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The education debate. What parents can do

July 18, 1983



At a time of tight budgets at all levels of government as well as of a gradually aging society and shrinking school-age population, it would be most unfortunate for Americans to lose their enthusiasm and love for education. That enthusiasm, it seems to us, properly starts in the home. For it is from the home that must come the deeper moral and spiritual values that shape individual character and nurture the true sense of education.

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On a practical level, that means that parents - indeed all adults - have a special responsibility to encourage the very best work of which children are capable, while insisting on a scrupulous regard for discipline and politeness within the classroom. On a deeper level, the educational process must be seen as more than just academic, although high academic standards are important. Rather , learning must be seen as involving a day-to-day commitment to excellence and growth in all aspects of a young person's life.

The nation's teaching staff, for all of the best training that it can be given, cannot carry the educational burden alone. Yet teachers are often saddled with such a burden because parents have turned the responsibility of nurturing and disciplining children over to the schools.

There are many ways parents can be more attentive to the educational needs of their children. Among them:

* Reading to children at an early age, establishing that it is fun and that it is central not only in the classroom but to life in general.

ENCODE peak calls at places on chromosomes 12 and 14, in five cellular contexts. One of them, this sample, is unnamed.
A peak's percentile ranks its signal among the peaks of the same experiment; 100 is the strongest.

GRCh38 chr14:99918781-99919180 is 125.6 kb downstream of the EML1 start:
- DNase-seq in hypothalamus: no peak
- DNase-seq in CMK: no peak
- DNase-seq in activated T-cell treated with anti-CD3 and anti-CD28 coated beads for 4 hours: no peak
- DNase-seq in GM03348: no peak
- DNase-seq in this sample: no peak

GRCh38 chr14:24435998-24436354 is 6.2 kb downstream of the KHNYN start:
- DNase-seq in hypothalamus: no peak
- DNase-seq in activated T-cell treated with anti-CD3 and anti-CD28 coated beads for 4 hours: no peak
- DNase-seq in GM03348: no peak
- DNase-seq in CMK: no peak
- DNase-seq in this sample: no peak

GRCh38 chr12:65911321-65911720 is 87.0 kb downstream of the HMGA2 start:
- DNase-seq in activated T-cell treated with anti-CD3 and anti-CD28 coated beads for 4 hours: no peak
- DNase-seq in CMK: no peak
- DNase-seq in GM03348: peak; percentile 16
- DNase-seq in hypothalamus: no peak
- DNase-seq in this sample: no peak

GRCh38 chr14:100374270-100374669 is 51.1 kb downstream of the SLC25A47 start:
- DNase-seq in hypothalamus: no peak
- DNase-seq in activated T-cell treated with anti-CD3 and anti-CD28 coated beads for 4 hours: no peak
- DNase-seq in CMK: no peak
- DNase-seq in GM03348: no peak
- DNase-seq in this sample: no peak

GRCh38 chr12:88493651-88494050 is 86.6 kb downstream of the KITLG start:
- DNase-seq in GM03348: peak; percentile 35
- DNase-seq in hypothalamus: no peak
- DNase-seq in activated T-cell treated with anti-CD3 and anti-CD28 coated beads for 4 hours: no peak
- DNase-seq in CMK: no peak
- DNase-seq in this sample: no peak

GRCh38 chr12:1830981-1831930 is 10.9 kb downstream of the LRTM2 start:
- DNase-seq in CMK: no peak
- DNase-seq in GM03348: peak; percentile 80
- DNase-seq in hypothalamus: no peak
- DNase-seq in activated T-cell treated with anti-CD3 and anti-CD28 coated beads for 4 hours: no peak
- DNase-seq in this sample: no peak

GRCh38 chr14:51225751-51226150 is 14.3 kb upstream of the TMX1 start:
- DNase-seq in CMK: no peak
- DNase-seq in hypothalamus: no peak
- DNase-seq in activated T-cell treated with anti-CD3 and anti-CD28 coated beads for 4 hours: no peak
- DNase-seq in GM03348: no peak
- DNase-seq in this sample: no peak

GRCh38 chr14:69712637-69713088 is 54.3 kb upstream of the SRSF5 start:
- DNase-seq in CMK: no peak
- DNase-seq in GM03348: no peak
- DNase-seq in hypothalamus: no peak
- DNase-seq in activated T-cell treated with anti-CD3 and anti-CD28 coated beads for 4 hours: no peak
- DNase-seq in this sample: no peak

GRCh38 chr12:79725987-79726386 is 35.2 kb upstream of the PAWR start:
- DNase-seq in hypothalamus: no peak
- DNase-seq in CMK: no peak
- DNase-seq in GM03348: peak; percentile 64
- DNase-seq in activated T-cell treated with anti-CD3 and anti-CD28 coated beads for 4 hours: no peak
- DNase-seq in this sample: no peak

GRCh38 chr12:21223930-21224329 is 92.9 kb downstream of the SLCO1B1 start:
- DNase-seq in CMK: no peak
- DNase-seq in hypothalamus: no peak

* Establishing the need for a sharing of duties around the home - and seeing to it that such duties are performed.

* Showing by their own example that a consideration for others and a commitment to family and community are vital to individual growth and self-satisfaction.

* Speaking well of education, praising its importance.

* Helping a child with homework at the end of a school day, rejoicing in the child's successes, yet being alert to recognize personal and social problems affecting the school experience.

* Carefully watching the cultural influences in the home, including the viewing of television. Children can be shown how to discriminate between the good from the tawdry.

Above all, it is in the home environment that parents can instill rudiments of obedience to moral and spiritual law. Far from being impractical, such rudiments bring order to a young person's life, helping him to develop his highest sense of identity. They are not constricting but liberating.

In concluding this series, it is worth noting that, for all its current shortcomings, American mass education is a remarkable political and social achievement. On any given day during the school year up to 40 million young people are seated in countless classrooms across the country. The US educational system, at its best, recognizes that each child is totally distinct from every other child, having a different background, a different way of looking at the world, a different aspiration; that each child is precious, embodying the fondest hopes and possibilities of the nation itself.

Given the vital importance of education, can the American public do less than provide all the intellectual, moral, and spiritual support necessary to ensure the success of that system? A commitment to education that starts in each and every home cannot but foster a vigorous and creative educational system - and a vigorous and creative new generation.